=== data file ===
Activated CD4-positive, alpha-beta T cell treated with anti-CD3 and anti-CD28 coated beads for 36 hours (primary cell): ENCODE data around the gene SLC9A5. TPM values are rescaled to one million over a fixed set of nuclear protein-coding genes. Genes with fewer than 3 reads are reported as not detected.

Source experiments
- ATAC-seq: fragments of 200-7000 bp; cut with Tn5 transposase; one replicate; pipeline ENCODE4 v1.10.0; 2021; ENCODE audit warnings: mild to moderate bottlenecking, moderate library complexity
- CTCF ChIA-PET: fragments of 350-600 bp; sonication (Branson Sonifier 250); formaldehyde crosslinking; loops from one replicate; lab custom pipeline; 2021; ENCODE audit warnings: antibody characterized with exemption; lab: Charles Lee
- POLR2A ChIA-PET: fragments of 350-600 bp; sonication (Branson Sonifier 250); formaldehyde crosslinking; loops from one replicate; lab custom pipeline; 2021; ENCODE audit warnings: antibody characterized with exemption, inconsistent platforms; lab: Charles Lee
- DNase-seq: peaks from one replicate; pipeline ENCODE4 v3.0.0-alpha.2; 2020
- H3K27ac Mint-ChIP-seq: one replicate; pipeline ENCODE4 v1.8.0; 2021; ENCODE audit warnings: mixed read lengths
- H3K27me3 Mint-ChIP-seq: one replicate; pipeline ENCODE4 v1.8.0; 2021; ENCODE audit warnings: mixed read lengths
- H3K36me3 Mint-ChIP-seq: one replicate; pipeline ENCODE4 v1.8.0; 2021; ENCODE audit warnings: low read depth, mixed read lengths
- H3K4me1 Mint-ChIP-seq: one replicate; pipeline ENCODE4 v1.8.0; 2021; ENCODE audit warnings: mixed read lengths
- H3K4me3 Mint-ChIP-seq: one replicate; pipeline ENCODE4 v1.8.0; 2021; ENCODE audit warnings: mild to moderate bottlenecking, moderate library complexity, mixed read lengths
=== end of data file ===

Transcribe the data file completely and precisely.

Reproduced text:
Activated CD4-positive, alpha-beta T cell treated with anti-CD3 and anti-CD28 coated beads for 36 hours (primary cell): ENCODE data around the gene SLC9A5. TPM values are rescaled to one million over a fixed set of nuclear protein-coding genes. Genes with fewer than 3 reads are reported as not detected.

Source experiments
- ATAC-seq: fragments of 200-7000 bp; cut with Tn5 transposase; one replicate; pipeline ENCODE4 v1.10.0; 2021; ENCODE audit warnings: mild to moderate bottlenecking, moderate library complexity
- CTCF ChIA-PET: fragments of 350-600 bp; sonication (Branson Sonifier 250); formaldehyde crosslinking; loops from one replicate; lab custom pipeline; 2021; ENCODE audit warnings: antibody characterized with exemption; lab: Charles Lee
- POLR2A ChIA-PET: fragments of 350-600 bp; sonication (Branson Sonifier 250); formaldehyde crosslinking; loops from one replicate; lab custom pipeline; 2021; ENCODE audit warnings: antibody characterized with exemption, inconsistent platforms; lab: Charles Lee
- DNase-seq: peaks from one replicate; pipeline ENCODE4 v3.0.0-alpha.2; 2020
- H3K27ac Mint-ChIP-seq: one replicate; pipeline ENCODE4 v1.8.0; 2021; ENCODE audit warnings: mixed read lengths
- H3K27me3 Mint-ChIP-seq: one replicate; pipeline ENCODE4 v1.8.0; 2021; ENCODE audit warnings: mixed read lengths
- H3K36me3 Mint-ChIP-seq: one replicate; pipeline ENCODE4 v1.8.0; 2021; ENCODE audit warnings: low read depth, mixed read lengths
- H3K4me1 Mint-ChIP-seq: one replicate; pipeline ENCODE4 v1.8.0; 2021; ENCODE audit warnings: mixed read lengths
- H3K4me3 Mint-ChIP-seq: one replicate; pipeline ENCODE4 v1.8.0; 2021; ENCODE audit warnings: mild to moderate bottlenecking, moderate library complexity, mixed read lengths